JEFF JENSEN: Melissa, for all the self-serving yet correct talk about how expansive and diverse and ambitious television has become over the past few years, the Emmys made TV seem rather small last night.
Maybe I lost my sense of humor over the summer (too much Rectify and Ferguson, I guess), but Seth Meyers didn’t work for me. The Late Night comedian—at his best when seated behind a desk, gleefully reading his sharp, tart jokes and engaging guests with smart chat—kept the show flowing and didn’t fumble. He was an effective game manager, but nothing more. And he simply lacks the presence and dynamism that an event like this requires.
Meyers invoked his former Saturday Night Live pals Tina Fey and Amy Poehler and their ace work hosting the Golden Globes, but inviting the comparison only hurt him. (Could they host the Emmys next year? Check that: Can they host everything, like, from now on?) His funniest bit was the “Billy On The Street” video he did with Billy Eichner—and there, Eichner was dragging him along like luggage. (Emmy and NBC would have been better served by Jimmy Fallon, whose strengths—playful and inventive interaction with celebs; genuinely sincere gushing—seem ideally suited to emceeing a kudosfest.)
Emmy self-sabotaged in other ways, too, and not just by giving trophies to the same-old set of winners. Meyers made a big deal out of the Emmys being on Monday instead of Sunday this year—did anyone out there notice? Was anyone really that bothered?—and he cited competition with the MTV Video Music Awards as the reason. The confession wasn’t flattering. And having Chris Hardwick whine about nasty Web trolls just played petty.
From setting Jimmy Kimmel loose on Matthew McConaughey (at times, the show threatened to become a Comedy Central roast of the Alright-Alright-Alright Oscar winner) to commissioning pop mockingjay Weird Al to have his way with TV theme songs (a slightly wheezy performance), the show seemed oddly bent on taking the piss out of TV last night. Television’s unpretentious nature is worth preserving, even as the quality of its artistry grows by leaps and bounds—and especially when prestige drama tends to be ponderous and dreary. But there’s self-deprecation, and then there’s comparing yourself to an esteem-challenged hookup—which is what Meyers did, likening television to “the booty-call friend of entertainment.”
Yeah, it was a joke. Yes, I should really lighten up. (I’ve been lost in the The Leftovers, too.) But TV has earned the right to act a bit more like a diva. The bit suggested that the so-called “Golden Age of Television” has left the medium with a self-image problem, as if it doesn’t quite know what to make of its growth and increasing regard. It’s like a historically maligned, deeply insecure nerd that doesn’t know how to take a compliment from a girl. Or Matthew McConaughey. Or Woody Harrelson. If it seemed like True Detective’s dynamic duo of movie stars didn’t quite belong (even though Harrelson got his start on Cheers), maybe it was because Emmy was too busy putting them on a pedestal—then weirdly knocking them down.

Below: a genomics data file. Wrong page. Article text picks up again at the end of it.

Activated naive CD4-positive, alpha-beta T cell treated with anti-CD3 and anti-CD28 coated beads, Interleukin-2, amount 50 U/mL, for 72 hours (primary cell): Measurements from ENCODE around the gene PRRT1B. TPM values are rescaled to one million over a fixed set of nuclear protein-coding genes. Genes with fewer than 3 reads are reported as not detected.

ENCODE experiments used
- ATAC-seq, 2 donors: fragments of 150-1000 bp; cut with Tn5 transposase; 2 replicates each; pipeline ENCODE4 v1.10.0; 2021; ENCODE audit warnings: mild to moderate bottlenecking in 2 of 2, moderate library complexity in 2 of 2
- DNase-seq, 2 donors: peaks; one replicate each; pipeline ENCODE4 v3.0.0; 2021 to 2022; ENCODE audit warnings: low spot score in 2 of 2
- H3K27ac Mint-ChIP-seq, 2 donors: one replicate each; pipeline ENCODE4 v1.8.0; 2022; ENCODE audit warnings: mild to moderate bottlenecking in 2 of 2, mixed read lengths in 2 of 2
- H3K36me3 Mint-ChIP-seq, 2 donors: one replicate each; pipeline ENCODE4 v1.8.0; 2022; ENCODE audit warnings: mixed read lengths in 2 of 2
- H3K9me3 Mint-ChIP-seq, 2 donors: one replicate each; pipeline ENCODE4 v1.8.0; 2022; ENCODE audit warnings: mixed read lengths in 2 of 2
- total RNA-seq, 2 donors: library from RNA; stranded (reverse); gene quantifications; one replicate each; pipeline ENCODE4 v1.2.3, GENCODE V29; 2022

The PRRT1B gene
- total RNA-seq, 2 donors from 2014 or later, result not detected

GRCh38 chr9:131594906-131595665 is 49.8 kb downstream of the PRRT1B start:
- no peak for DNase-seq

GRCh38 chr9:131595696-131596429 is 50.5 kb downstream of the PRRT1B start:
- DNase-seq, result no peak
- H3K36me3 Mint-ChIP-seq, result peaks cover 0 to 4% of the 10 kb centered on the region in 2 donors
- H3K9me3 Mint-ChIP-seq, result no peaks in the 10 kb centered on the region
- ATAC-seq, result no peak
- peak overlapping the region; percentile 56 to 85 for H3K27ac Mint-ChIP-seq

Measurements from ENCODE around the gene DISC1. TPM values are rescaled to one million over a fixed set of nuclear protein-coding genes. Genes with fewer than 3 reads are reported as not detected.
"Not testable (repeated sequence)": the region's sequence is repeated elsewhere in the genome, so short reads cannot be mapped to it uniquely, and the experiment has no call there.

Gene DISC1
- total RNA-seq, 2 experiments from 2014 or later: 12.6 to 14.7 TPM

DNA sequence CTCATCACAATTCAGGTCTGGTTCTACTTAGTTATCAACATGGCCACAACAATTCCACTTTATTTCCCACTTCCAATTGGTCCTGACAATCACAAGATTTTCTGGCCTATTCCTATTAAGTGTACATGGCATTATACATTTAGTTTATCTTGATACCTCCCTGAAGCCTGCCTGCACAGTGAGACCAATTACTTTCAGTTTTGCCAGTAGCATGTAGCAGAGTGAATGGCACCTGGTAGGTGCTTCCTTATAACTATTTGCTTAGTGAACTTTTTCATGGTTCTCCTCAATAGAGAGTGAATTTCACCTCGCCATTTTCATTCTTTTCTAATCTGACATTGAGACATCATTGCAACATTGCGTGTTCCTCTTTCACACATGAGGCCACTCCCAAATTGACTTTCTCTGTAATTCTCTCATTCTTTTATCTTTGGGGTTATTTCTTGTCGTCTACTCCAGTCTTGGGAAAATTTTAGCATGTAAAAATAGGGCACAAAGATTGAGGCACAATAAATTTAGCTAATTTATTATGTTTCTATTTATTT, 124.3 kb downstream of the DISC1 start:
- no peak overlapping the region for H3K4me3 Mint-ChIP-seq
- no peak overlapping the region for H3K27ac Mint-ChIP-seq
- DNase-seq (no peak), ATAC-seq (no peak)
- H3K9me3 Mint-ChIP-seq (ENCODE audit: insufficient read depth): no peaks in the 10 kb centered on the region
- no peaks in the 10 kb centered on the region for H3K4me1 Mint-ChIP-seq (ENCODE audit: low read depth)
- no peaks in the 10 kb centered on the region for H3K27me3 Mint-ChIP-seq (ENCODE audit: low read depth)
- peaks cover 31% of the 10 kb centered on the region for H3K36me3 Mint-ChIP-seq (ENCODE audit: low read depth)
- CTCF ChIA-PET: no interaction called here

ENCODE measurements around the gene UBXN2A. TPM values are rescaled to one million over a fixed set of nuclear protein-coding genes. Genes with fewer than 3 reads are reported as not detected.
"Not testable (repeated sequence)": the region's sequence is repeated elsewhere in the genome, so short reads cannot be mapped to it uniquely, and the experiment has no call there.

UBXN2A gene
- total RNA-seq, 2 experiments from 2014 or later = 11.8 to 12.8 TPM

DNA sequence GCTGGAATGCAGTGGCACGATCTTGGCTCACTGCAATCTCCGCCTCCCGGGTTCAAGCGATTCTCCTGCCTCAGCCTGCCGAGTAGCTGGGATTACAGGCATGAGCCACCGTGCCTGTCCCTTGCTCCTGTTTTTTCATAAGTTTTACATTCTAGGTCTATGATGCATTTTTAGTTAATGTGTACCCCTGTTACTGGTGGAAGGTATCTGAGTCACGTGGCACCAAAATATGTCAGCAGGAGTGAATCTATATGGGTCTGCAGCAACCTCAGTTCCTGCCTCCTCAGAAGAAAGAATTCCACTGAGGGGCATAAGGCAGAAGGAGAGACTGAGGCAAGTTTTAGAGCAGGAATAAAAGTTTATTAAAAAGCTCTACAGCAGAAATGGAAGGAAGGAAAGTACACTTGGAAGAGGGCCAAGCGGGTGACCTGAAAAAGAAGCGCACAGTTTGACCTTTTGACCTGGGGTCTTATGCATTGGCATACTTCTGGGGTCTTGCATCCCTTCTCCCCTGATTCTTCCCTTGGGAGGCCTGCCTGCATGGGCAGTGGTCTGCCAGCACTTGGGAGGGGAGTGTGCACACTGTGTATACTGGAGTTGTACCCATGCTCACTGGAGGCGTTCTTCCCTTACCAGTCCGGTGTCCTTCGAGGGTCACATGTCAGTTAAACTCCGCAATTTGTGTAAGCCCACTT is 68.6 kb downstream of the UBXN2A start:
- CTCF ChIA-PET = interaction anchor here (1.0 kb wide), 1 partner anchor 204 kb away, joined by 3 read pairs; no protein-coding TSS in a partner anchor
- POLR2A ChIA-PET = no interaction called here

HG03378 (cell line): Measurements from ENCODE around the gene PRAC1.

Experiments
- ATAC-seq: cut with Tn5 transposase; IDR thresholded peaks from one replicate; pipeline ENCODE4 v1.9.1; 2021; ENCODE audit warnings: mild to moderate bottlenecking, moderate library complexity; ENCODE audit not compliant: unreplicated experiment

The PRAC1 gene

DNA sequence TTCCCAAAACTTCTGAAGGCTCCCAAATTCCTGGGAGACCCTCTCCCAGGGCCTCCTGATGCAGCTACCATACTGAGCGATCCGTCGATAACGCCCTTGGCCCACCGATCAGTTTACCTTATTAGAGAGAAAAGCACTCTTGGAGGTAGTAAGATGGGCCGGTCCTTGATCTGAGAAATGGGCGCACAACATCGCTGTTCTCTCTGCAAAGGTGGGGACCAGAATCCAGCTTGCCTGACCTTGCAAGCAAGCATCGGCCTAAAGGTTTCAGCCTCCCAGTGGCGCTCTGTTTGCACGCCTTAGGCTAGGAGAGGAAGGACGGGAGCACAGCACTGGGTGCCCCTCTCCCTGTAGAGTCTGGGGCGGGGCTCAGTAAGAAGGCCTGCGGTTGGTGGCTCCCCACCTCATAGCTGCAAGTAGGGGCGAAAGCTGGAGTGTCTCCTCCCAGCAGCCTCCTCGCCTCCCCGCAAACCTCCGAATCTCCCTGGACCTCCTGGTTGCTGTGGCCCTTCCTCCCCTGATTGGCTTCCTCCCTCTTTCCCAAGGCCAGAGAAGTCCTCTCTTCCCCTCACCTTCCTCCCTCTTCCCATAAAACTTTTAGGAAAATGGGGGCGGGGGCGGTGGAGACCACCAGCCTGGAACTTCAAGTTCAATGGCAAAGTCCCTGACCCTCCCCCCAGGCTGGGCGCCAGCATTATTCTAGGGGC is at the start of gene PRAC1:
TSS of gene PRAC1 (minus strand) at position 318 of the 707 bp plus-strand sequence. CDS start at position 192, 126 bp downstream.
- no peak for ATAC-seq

What do you think, Melissa? Did you feel my pain, or am I just being grumpy?
MELISSA MAERZ: Well, maybe I’m grumpy too, because I agree with you. (Also: Hey, Emmys, get off my lawn!)
It’s weird that the Emmys seemed so small, because the Los Angeles Times noted that the show actually got its highest number of submissions ever this year—in both the drama category (108) and comedy (86). Clearly, there’s more worthy TV out there than ever before. But what I kept hearing over and over again on Twitter was that everyone felt like we were watching a rerun of an awards show from a previous year.
You’re so right about the same old winners. I’m kind of amazed at the stats: With five Emmys, Modern Family tied Frasier for the most best comedy wins ever. Bryan Cranston tied Dennis Franz for the most wins (four) in best actor/drama category. Aaron Paul became the only person ever to win three times in the best supporting actor/drama category. (EW’s former deputy editor and Emmys savant Henry Goldblatt noted that Art Carney also won supporting actor three times before the categories were split into comedy and drama.) It was the third win in a row for Julia Louis-Dreyfus, who has already beaten Lucille Ball’s Emmy record. The only new show to take a top prize was a series I loved, Fargo—but even that isn’t 100 percent new, since it’s loosely inspired by the Coen Brothers movie of the same name.
Also, where were the upsets? I wanted at least one Merrit Wever-like speech this year, but there just weren’t any surprises. Yeah, McConaughey lost to Cranston, but that hardly qualifies as a shocker. As our fellow TV critic Andy Greenwald joked: “The 2014 Emmys: When a five-time winner beating a movie star is the biggest upset of the night.”
When the nominations came out, there was so much buzz about the brave new world of TV that doesn’t air on television. But during the actual show, series like Orange is the New Black were largely shut out. (Though good for Uzo Aduba for grabbing that best guest actress/comedy win!) It might have suffered from being entered in the comedy slot, against perennial winner Modern Family. That choice inspired one of my favorite lines of the night from Seth Meyers: “We had comedies that made you laugh and comedies that made you cry, because they were dramas submitted as comedies.” I can’t help but feel that the ever-present Modern Family wins are the Emmys’ way of saying, “Don’t give up on network shows yet!” Because it’s a little weird to have a network-broadcast awards show that gives so many of its trophies to cable, right? Meyers joked about that, too.